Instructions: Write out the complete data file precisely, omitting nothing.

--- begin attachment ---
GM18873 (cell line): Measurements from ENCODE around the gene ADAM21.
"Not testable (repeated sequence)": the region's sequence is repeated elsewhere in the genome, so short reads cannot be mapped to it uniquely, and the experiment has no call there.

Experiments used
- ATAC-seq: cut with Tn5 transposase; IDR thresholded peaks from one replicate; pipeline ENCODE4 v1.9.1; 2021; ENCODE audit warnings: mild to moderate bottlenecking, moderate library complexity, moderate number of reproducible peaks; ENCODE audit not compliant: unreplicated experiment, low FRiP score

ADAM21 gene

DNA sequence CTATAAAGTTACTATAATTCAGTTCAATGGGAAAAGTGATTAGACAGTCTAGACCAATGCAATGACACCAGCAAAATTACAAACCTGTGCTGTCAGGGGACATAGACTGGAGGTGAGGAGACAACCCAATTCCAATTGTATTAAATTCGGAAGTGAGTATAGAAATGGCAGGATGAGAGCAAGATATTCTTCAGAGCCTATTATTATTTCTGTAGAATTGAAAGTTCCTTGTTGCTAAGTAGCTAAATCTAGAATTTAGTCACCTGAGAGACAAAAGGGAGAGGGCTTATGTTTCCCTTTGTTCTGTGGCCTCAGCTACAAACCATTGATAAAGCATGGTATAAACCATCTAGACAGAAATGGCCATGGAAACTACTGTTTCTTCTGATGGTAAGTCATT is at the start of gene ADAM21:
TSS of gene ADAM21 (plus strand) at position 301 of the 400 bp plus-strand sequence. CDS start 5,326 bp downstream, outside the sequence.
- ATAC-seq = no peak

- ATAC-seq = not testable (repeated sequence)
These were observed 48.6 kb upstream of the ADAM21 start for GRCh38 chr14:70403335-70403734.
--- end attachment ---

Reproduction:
GM18873 (cell line): Measurements from ENCODE around the gene ADAM21.
"Not testable (repeated sequence)": the region's sequence is repeated elsewhere in the genome, so short reads cannot be mapped to it uniquely, and the experiment has no call there.

Experiments used
- ATAC-seq: cut with Tn5 transposase; IDR thresholded peaks from one replicate; pipeline ENCODE4 v1.9.1; 2021; ENCODE audit warnings: mild to moderate bottlenecking, moderate library complexity, moderate number of reproducible peaks; ENCODE audit not compliant: unreplicated experiment, low FRiP score

ADAM21 gene

DNA sequence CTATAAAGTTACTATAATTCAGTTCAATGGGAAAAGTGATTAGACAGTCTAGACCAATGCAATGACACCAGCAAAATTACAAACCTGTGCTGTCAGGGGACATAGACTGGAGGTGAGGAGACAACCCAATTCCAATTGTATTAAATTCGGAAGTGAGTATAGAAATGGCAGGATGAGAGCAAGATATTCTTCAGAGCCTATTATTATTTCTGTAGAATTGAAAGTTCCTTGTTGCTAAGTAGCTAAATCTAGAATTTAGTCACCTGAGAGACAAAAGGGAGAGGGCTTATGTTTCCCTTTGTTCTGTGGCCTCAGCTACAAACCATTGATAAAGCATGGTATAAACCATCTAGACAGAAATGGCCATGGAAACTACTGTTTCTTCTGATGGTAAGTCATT is at the start of gene ADAM21:
TSS of gene ADAM21 (plus strand) at position 301 of the 400 bp plus-strand sequence. CDS start 5,326 bp downstream, outside the sequence.
- ATAC-seq = no peak

- ATAC-seq = not testable (repeated sequence)
These were observed 48.6 kb upstream of the ADAM21 start for GRCh38 chr14:70403335-70403734.